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Johnson Controls presents fresh styles for seat systems

Paris Interior Motives Design Awards 2014 Johnson Controls will present current and future trends in automotive seating design during the Interior Motives Design Awards 2014, which will be held before this year’s Paris Motor Show. In addition to meeting automakers’ demands for differentiation, the new design options cater to vehicle buyers’ requirements with regard to … Continued

Paris Interior Motives Design Awards 2014

Johnson Controls will present current and future trends in automotive seating design during the Interior Motives Design Awards 2014, which will be held before this year’s Paris Motor Show. In addition to meeting automakers’ demands for differentiation, the new design options cater to vehicle buyers’ requirements with regard to personalization and customization. With this in mind, Johnson Controls will showcase the “Synergy Seat Gen 3” seating concept in Paris, along with innovative design approaches for backrests and seat covers.

During the awards presentation, Johnson Controls, a global multi-industrial company, will use design prototypes to showcase versatile styling options for automotive seat covers. Thanks to special haptics and the materials selected, they are refreshingly different from traditional solutions. Surfaces with a 3D effect or different contrasting patterns also enable a variety of designs. For example, a sporty design uses high-contrast patterns, decorative stitching and intense colors to achieve a fresh and dynamic look. The world’s leading supplier of automotive seating also will display printed seat covers that can be personalized by a unique inkjet process.

The Synergy Seat Gen 3 combines reduced mass, complexity and a high degree of personalization with enhanced comfort and safety in a unique way
The Synergy Seat Gen 3 combines reduced mass, complexity and a high degree of personalization with enhanced comfort and safety in a unique way

Seats are the primary design element to differentiate vehicle interiors

“Seats are becoming a central design element for automotive interiors. In addition to lightweight construction, increased comfort expectations and safety guidelines, we are looking at style trends, colors, shapes and material selection more closely than ever before. How can the interior reinforce the core brand and help to differentiate the various models? This and other questions are considered in the product development process,” said Andreas Maashoff, director industrial design and craftsmanship and consumer and market research at Johnson Controls Automotive Seating. “We have a high degree of vertical integration, because we develop and manufacture all core components for a complete seat system ourselves at Johnson Controls. From structures to mechanisms and foam to trim and fabrics, we are able to influence the desired differentiation through different approaches and to achieve a coherent overall result.”

Johnson Controls is currently working on an innovative inkjet process enabling additional personalization options for seat surfaces in automotive line production.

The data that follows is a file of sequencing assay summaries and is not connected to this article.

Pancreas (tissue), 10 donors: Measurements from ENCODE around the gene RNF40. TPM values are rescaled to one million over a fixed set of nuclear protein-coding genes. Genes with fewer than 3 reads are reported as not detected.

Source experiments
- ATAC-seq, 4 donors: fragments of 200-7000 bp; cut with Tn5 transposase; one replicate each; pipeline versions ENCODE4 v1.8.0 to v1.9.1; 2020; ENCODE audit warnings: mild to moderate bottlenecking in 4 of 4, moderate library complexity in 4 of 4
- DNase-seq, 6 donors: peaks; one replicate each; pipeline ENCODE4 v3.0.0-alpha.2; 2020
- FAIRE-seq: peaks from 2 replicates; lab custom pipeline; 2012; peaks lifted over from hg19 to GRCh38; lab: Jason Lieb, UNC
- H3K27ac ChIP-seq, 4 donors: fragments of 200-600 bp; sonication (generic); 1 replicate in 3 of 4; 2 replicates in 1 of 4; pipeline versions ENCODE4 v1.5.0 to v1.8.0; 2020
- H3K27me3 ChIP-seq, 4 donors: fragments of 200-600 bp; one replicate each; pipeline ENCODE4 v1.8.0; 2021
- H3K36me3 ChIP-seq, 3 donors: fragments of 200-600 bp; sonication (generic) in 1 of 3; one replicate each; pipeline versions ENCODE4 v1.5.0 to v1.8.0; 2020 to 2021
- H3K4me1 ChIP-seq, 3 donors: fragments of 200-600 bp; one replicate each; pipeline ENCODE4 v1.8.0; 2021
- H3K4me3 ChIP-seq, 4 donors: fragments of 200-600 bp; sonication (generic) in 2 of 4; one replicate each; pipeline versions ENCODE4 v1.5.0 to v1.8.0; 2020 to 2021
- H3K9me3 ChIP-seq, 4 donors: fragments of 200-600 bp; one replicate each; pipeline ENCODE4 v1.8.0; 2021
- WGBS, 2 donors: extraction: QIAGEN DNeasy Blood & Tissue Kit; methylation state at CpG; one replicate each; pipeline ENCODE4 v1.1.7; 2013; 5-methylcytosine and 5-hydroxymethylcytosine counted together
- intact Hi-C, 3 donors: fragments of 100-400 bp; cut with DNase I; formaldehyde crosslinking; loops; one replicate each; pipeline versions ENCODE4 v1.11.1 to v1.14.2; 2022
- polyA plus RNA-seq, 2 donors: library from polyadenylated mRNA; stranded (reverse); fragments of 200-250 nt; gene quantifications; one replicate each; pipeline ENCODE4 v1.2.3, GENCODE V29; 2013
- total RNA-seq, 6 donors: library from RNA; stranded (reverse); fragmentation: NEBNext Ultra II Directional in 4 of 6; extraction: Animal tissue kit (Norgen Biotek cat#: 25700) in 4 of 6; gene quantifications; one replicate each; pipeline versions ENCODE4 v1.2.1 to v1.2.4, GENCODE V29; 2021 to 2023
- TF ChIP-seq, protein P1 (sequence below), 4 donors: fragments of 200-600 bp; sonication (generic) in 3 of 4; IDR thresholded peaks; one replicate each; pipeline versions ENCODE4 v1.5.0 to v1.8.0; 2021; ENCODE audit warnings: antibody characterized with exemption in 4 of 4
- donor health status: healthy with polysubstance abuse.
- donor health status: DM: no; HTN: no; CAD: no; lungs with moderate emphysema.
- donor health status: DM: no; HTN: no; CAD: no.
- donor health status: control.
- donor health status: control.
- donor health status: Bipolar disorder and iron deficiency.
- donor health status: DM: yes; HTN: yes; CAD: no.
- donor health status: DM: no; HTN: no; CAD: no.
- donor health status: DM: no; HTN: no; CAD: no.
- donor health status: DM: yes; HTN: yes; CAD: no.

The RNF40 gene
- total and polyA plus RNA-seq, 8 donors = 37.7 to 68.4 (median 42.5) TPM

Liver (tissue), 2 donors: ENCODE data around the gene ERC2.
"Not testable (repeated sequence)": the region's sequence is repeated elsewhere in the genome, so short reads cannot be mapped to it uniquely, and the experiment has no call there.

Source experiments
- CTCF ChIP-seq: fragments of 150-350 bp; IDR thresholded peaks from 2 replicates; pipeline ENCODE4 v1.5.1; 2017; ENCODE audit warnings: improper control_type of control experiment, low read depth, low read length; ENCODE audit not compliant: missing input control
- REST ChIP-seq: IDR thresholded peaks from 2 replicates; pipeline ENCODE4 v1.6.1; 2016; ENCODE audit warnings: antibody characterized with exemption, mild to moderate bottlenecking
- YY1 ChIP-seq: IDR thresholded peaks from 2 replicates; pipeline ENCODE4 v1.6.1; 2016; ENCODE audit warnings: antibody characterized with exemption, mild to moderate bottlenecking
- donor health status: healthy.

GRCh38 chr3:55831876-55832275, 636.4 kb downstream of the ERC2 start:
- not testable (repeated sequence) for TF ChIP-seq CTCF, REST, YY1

Johnson Controls is currently working on an innovative inkjet process enabling additional personalization options for seat surfaces in automotive line production.

Strong in design and craftsmanship: The Synergy Seat Gen 3

Johnson Controls demonstrates its extensive capabilities in seating systems with the Synergy Seat Gen 3. The expressive, three-dimensional design is implemented using striking framework structures with light outlines and dark interior zones. The contours are accentuated and the seat design is highlighted with decorative stripes and stitching. Emphasizing the concave surfaces reduces the seat’s visible volume to achieve a lightweight effect. This is continued in the interior seat construction, for example, with an innovative backrest made of organo sheets. The Synergy Seat Gen 3 offers extensive flexibility in surface design: for instance, the color, sheen and feel of the shell material can be varied using thin films applied directly to the seat. Different effects also can be achieved with lacquer or fabric and leather-covered surfaces.

Unique in the automotive industry: Seat covers printed by an inkjet process

Johnson Controls is working on a production process to personalize interiors that is entirely new in automotive production: an inkjet process for seat covers. The company will present a prototype of this seat in Paris.

“This manufacturing process can be likened to a paper printer. Each seat cover version is a single file; and these are printed successively, so that each seat cover can feature a completely individual design,” said Maashoff.

With this processing method, it will be possible to design and mass produce each seat as an individual unit. Inkjet-printed fabrics have been used for posters in fashion and advertising for years. The challenge for their use in automotive production lies in developing inks, a printing process, and packaging for the materials that meets all customer specifications. In addition, colors must not fade after exposure to sunlight and repeated movements entering and exiting the vehicle.

“In our market research, we see that customizing and personalizing the interior design is becoming increasingly important to vehicle buyers. The seat and its design options are ideally suited to catering to these needs. Johnson Controls can help automakers accomplish this without significant additional cost by using variations in the color, pattern, material, stitching, haptics and surface effects,” said Maashoff.

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